But she knew that she couldn’t stay at home.
“When I returned from the hospital, I could identify how my perception and the way people treated me differed. It was a major culture shock having to do the things I took for granted differently. I had to devise my own cheat codes and use muscle memory to do the simplest tasks. I had to find a purpose to wake up to every morning because I refused to be a burden to anyone.”
Sakshi started researching courses which did not require her to rely on text and completed her BA in Event management. Post that, she interned with organisations like Greenpeace and WWF and worked several jobs as a content writer and later in the social sector.
By then, with the help of her brother and sister-in-law, she had begun to use assistive technology, including screen readers, that could help her.
Then how did the idea of Bucket List come about?
It was three years ago that her interaction with the kids from a slum in Jasola triggered the idea of Bucket List.
Rida, Sakshi and some of their friends often met at a chai tapri outside a corporate building that one of their friends worked at every evening.
Rida, who was a social worker by training, was then working with another city-based organisation. Their interaction revealed the conditions the kids lived in and the issues that plagued their lives. It was only a matter of time until the duo decided to quit their full-time jobs to work with them.
“These kids come from complicated backgrounds and live in dingy shanties under flyovers. Many of them work, beg or work as ragpickers for a living. From a tender age, they are exposed to violence within and outside their homes, substance abuse and lack of education. It is the least conducive atmosphere for growth which pushes them to all wrong directions possible. In one of my interactions with the parents of one of our kids, she said, ‘What will she do getting educated? She was born under this bridge, and she will die under this. Your world isn’t for us; education isn’t for us.’”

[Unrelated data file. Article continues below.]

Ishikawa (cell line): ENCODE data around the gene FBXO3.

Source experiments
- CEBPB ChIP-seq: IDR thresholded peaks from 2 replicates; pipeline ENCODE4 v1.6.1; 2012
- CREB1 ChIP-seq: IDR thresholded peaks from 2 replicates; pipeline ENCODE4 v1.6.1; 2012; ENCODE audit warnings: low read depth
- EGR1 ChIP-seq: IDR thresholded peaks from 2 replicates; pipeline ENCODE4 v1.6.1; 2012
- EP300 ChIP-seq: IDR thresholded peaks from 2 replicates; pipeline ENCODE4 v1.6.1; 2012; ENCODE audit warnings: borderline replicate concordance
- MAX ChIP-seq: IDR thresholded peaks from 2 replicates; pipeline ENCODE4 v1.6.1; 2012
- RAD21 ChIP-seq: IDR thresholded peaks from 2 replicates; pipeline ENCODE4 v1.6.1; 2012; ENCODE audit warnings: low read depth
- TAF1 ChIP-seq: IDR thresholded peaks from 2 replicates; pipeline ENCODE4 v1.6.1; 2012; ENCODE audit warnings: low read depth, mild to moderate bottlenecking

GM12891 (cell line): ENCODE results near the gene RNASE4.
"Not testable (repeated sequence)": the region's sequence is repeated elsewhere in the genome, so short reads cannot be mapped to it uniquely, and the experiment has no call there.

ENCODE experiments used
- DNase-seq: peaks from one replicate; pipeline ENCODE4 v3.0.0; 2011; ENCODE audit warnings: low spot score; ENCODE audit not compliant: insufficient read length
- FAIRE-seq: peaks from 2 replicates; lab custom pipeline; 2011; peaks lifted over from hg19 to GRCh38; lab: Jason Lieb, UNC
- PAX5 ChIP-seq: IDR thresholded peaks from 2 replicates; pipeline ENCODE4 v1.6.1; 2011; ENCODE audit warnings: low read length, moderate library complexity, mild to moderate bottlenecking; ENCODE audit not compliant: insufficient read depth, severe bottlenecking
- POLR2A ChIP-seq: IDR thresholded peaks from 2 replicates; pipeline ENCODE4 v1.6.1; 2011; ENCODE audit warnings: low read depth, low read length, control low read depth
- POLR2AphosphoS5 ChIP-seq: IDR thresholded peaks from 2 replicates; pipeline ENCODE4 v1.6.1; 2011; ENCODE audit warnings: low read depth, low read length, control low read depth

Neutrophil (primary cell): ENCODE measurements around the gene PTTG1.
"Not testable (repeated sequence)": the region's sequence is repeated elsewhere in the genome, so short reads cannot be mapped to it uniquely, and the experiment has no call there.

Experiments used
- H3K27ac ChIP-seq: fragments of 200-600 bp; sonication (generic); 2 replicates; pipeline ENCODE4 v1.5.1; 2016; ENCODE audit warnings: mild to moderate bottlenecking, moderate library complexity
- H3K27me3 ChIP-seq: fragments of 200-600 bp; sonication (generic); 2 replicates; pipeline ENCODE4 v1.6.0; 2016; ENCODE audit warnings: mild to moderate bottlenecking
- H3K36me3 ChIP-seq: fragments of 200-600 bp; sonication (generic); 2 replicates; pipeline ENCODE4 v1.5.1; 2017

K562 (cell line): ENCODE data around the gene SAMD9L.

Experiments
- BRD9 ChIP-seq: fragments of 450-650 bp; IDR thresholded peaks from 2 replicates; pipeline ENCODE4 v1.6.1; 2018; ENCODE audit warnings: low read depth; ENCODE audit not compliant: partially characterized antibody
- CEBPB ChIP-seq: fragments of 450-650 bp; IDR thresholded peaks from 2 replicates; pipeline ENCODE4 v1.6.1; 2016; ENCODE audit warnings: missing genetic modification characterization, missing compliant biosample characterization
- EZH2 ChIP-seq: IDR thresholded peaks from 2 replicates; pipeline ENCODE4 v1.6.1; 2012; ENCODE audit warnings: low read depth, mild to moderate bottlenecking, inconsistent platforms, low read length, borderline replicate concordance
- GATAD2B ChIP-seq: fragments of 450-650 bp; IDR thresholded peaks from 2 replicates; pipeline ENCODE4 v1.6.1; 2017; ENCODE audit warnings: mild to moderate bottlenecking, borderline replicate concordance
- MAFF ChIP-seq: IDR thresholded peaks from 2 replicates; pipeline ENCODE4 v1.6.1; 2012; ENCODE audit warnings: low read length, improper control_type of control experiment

And so, Bucket List uses six verticals to impact the lives of disadvantaged children and adolescents of Jasola, Madanpur Khadar, Sarita Vihar, and Okhla and Nizamuddin Basti in Delhi and Fatehpur in Uttar Pradesh.
These verticals are:
1. Bucket List: Each of us has a bucket list, don’t we? While many of ours may include travelling the world or adventure sports, the bucket list of these kids is starkly different.
‘I want to see a lion,’ ‘I want to ride a bicycle for a day,’ ‘I want to celebrate my birthday for the first time,’, ‘I want to see what lies at the end of this flyover,’ these are only a few of the simplest inexpensive wishes that these kids have.
So the NGO reaches out to real-life genies who would be willing to contribute and make simple bucket list wishes come true.
“It broke my heart to see that none of them ever said they wanted to wear a uniform or go to school. Because they were convinced that education wasn’t for them. We needed to change that.”
2. Rights: This vertical was to make the kids and their parents aware of the policies for vulnerable children. Sakshi has been leading the Right to Education drive and working on school admissions.